First, let me say that landscaping materials come in many forms and one of the best is from the model railroading industry. I use many from that category.
Second, for this project, I used mostly foam products. So let's look in more detail.
The roses red area is basically grass or a lawn look. To accomplish this I used a finely ground foam product.
To make the lawn - I first painted the base with green. I use a green that is close to the foam product I will use. If I want it to be lush then the paint will be green, but if I wanted a more sparse look, then I would have gone with brown for dirt instead.
I know that some people will use the paint as a means to adhere their landscape foam, but I don't. Instead I will spread a layer of tacky glue. I just squeeze a bunch on and then I use something to spread it around. Ideally if doing a larger area - always leave a wet edge (uncovered) so can avoid lines in the material.
After spreading the glue I sprinkle on the foam. I do this most often over a paper plate. But a piece of paper or other item like newsprint would be fine. I don't recommend plastic as this does have static properties.
To assist with spreading I also use a tool known as a bead scoop. This has been a great tool for working with landscape materials. I like that it has a small tip and it helps to sprinkle a tiny amount from the end or larger from the side. I also use the scoop as that keeps the zip bag zipper portion cleaner as opposed to pouring out of the bag.
Back to the bead scoop pic - the middle one is a much larger material that has holes in it. I've used this in 1/48 scale and it just depends on the project. One time I did the process and then after it was dry gave it a manicure with scissors. That helped get rid of bits that seemed out of scale and neatened it up as well.
The third bag is very fine foam and it makes a nice lawn.
I do like to transfer from a non- zip bag to a zip bag once I get it so I can easily close it. Otherwise I have tried tape and that attracts the product and then the tape stop working. Also the tape may be difficult to open the bag later.
When I spread the material on, I like to do so fairly thick and then press into the glue. If the glue was thin, then this just makes sure the material makes contact with the glue. Then I let it sit for a bit. Can let it sit overnight, but I am typically too impatient for that and just get 10-30 minutes.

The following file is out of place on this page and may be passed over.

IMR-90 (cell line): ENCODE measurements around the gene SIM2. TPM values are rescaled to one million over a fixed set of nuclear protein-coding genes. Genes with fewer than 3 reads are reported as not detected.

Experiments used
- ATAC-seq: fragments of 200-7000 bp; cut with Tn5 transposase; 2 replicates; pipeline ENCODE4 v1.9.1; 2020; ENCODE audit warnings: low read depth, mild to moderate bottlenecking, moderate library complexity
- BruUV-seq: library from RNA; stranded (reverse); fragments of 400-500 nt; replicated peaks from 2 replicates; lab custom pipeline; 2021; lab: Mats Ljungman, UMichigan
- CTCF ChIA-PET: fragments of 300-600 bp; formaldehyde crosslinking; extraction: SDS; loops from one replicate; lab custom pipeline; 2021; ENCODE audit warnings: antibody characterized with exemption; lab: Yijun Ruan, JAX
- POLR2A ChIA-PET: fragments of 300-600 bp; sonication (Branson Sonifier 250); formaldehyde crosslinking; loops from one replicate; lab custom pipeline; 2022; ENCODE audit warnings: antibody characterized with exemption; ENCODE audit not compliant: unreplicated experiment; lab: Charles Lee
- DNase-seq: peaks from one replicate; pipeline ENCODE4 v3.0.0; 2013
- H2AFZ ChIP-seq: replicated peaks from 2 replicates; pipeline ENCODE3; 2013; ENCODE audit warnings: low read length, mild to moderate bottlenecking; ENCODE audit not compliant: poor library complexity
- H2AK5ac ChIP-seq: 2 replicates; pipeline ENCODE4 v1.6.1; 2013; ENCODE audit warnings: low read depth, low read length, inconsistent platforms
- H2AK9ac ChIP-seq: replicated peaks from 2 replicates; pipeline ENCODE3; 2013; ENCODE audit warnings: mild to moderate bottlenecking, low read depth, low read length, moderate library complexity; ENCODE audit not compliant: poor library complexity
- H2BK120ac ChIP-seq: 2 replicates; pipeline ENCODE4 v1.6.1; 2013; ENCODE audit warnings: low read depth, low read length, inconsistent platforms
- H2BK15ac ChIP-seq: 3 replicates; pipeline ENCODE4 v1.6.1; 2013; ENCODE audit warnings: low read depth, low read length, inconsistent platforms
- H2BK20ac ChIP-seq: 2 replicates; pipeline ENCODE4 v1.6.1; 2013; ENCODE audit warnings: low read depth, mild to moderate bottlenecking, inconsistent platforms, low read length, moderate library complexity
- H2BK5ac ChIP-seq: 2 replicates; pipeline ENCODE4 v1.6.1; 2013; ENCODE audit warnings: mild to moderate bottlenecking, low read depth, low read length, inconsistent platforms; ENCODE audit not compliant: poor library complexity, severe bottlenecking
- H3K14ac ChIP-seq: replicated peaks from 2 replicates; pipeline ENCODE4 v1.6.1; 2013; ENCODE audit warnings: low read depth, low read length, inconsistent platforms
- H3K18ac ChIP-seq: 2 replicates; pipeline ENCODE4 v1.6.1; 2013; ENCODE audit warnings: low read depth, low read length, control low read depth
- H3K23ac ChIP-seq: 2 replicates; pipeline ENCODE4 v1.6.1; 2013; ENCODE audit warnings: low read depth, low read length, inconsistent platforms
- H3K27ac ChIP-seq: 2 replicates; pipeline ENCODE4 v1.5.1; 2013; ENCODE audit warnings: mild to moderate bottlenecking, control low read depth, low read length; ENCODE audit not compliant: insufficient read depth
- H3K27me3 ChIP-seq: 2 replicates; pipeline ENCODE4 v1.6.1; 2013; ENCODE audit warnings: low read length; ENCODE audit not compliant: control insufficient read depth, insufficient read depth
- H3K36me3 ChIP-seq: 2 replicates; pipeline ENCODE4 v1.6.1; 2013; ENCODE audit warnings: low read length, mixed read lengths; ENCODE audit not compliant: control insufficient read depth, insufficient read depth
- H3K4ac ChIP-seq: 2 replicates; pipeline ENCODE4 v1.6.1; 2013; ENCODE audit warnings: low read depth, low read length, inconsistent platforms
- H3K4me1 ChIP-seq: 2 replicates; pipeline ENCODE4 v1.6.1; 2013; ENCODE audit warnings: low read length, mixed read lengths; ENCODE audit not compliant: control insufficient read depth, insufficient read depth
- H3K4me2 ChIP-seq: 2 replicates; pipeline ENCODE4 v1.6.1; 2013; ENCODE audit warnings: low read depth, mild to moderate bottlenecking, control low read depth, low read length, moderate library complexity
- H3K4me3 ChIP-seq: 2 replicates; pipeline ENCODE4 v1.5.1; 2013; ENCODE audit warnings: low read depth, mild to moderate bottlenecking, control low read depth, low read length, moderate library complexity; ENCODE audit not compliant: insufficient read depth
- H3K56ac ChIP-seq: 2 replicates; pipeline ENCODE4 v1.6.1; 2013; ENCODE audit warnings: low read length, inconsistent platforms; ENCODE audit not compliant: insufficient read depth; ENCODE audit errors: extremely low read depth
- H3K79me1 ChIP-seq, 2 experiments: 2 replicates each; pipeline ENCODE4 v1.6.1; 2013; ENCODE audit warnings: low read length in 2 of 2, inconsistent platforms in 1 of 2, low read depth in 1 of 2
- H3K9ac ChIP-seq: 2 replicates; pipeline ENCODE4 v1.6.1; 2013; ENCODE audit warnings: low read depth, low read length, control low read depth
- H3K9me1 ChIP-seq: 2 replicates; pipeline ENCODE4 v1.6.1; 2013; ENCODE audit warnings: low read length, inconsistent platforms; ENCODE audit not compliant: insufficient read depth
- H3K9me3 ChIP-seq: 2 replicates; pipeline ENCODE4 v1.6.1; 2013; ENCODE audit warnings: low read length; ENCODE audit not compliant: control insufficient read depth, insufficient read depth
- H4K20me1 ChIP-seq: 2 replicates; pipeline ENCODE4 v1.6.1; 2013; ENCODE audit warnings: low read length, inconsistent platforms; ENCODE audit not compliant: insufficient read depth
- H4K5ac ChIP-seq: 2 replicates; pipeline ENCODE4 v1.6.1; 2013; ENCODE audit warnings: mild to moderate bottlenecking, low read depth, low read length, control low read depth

The next step is to shake off the excess onto the plate. It is important that the plate have been under the area that was being covered so that if any falls over the edge there is a place it can be caught. No point in wasting the extra. I will tap and shake until the stuff stops falling. I rarely blow at this point but I may later if it has settled somewhere I don't want it.
Sometimes I will use a finger or other tool to brush and remove more loose product.
The stone work in the rose red section is a from a paper sheet of stone. I'll admit this was large scale stone and probably intended for 1:12 scale, but I decided to use what I have and stones do come in many sizes. This product appears to be a photo of a stone wall but then it was also pressed so that the rocks are 3d. Although the 3d effect is not obvious in the pics.
For using this product, I cut it to fit, then glued it to the wall. It was glued to the wall before I painted the green as mentioned above. But I did paint first the blue sky.
I wrote all of that weeks ago. But it still relevant to what I have been doing this week. Two more sections have been worked on and both of those included landscaping.
In addition to grass I added landscaping to the walls of the other sections.
In the rabbit house area - I hand-painted some happy little trees and bushes to go behind the plastic fence. The fence is from my stash and is a Grandtline product. I think other companies carry as I have seen it in black, grey and white. This was black and I didn't paint it at all.
In front of the fence I added some chunks of foam for shrubs.
The pathway is a brown ballast product. The ballast product comes in different colors and different sizes. I apply it same as I do with the green foam. Paint base, apply glue, sprinkle, press, then shake off excess in paper plate.
Depending on thickness of glue as to how deep the product may be applied. If I don't press into the glue and the layer of glue is thicker, then more likely to see gaps and the shiny dried glue.
The green taller shrub in the corner is a dried floral item. It was longer and I cut it shorter.
In another section I wanted a more defined tree in the scene - but not the whole thickness.
I used spackle to make the trunk.
Notice how the light changes from the left to the right pic. Well the left is without flash and the right is with. I love the shrubs in the without flash but not so much with the flash.
The shrubs are a combination of painted wall and then glued on landscape foam.
Once I add the top foam layer - above the tree - I will add more green to the tree that is to the bottom of the foam layer.
Other materials I use to landscape with besides the foam and dried floral items is paper and brass. The roses in the garden were made with the brass for the leaves and paper for the roses. I shared more about that on this blog post. Paper being punched shapes and brass being etched. Both of which I purchased. Although I have a few paper punches that I use for various flowers. When it comes to punches - I like to use the whole thing and parts. The parts of a punched item have a variety to them as well. Using a portion of a punch - either one that has several parts or cutting up a punch is a good way to get shapes might not find otherwise. Or a way to use shapes that are too big as far as scale.